Re: PCs avoiding obvious hooks: Well, that's always the trouble with allowing free will in a game! :D Imho, it's still better than railroading.

      One doesn't have to follow all aspects of pulp fantasy (another obvious example: that the protagonists almost always win!), to wonder if its format, a series of one-offs that focus primarily on derring-do (often joined in media res), is the way to go especially for a sword and sorcery game.

      Whereas protracted downtime, building a stronghold, raising a family, etc., might be a gaming format better suited to high fantasy, like Pendragon.

    5. I think an RPG campaign in the spirit of sword & sorcery can work very well as a sort of episodic, picaresque series of adventures. I'm starting to run Dungeon Crawl Classics games at my local game shop, and the idea is that each will be a one-shot but people can bring their characters from previous games. We will just gloss over the downtime in between adventures with a sort of "We next find our unlikely heroes trekking through the thickets of the western jungles in search of the lost pyramid of..."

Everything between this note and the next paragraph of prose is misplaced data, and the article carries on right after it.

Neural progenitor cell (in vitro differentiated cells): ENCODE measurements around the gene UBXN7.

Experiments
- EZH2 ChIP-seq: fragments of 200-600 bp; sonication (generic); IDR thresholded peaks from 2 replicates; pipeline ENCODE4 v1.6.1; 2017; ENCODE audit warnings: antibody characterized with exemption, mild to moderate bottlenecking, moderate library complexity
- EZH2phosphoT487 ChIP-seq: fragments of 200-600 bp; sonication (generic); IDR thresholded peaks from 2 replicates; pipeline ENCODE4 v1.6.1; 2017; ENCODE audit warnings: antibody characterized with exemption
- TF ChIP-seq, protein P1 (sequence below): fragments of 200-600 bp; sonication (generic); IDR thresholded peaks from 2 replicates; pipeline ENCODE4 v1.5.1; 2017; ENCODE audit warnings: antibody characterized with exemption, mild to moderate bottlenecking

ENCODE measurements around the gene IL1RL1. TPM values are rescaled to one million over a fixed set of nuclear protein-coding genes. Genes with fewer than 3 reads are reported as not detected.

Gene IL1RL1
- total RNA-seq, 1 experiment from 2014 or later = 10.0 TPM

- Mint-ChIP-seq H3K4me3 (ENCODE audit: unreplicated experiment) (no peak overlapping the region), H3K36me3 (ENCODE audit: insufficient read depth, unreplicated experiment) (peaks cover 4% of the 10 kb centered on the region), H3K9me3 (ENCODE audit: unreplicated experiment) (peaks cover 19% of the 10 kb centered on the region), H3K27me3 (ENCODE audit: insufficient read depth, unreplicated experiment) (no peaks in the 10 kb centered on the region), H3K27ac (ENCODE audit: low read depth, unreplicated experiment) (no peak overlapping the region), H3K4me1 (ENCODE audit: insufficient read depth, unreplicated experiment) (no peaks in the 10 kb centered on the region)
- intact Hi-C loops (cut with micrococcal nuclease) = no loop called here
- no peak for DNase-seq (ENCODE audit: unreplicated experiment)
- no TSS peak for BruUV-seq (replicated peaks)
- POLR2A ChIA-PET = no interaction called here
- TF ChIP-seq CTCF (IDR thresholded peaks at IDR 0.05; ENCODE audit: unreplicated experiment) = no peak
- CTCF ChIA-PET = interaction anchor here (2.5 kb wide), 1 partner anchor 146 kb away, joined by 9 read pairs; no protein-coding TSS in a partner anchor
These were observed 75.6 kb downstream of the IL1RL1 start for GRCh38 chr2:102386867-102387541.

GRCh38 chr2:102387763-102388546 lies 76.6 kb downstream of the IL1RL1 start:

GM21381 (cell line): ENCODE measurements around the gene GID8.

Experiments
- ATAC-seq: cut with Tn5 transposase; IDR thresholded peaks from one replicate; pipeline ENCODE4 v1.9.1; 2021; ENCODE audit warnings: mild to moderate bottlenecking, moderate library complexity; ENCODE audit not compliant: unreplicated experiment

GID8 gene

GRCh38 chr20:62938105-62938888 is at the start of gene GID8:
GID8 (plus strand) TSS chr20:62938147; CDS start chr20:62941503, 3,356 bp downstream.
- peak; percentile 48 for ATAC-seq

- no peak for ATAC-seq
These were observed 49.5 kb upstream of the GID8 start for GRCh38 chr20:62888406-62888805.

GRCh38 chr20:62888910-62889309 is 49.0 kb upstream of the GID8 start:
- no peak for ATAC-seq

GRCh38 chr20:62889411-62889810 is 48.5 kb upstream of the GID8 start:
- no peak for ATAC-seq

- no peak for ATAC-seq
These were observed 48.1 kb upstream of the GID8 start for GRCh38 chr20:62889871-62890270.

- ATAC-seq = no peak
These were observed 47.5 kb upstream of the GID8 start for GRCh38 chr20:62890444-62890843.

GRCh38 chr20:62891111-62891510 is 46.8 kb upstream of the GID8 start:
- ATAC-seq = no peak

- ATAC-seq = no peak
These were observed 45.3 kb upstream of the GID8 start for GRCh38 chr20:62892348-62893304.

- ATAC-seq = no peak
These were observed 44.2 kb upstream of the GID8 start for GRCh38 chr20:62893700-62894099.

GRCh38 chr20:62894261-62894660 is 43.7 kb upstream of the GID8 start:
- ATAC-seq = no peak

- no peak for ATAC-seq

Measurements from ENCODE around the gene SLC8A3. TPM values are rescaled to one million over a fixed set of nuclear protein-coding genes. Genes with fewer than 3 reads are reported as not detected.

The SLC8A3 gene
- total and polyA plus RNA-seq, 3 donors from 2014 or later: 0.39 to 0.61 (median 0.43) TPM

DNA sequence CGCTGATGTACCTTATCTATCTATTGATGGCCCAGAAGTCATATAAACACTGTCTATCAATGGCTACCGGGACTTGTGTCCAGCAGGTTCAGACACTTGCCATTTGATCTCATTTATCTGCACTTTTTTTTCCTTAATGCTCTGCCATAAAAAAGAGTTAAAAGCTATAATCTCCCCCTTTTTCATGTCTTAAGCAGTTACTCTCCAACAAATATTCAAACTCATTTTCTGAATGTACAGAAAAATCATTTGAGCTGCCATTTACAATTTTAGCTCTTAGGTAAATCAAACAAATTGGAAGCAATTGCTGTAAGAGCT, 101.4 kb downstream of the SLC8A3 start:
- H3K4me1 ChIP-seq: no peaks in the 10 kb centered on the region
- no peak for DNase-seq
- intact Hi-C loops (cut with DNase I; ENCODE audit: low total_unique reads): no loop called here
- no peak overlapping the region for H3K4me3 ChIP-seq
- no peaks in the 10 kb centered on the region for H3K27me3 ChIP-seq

You lose something of the continuity of a closed campaign where players carefully choose and plan for their next adventures, but I think this sort of episodic campaign is very much in line with the source material.

  2. I've enjoyed this story since I first read it. It still seems vivid and has just the right level of sorcery to be adjacent to believable - a hate gas turning everyone berserk isn't that far into the realms of imagination and we're all aware of how religious or sporting crowds can turn into a frenzy.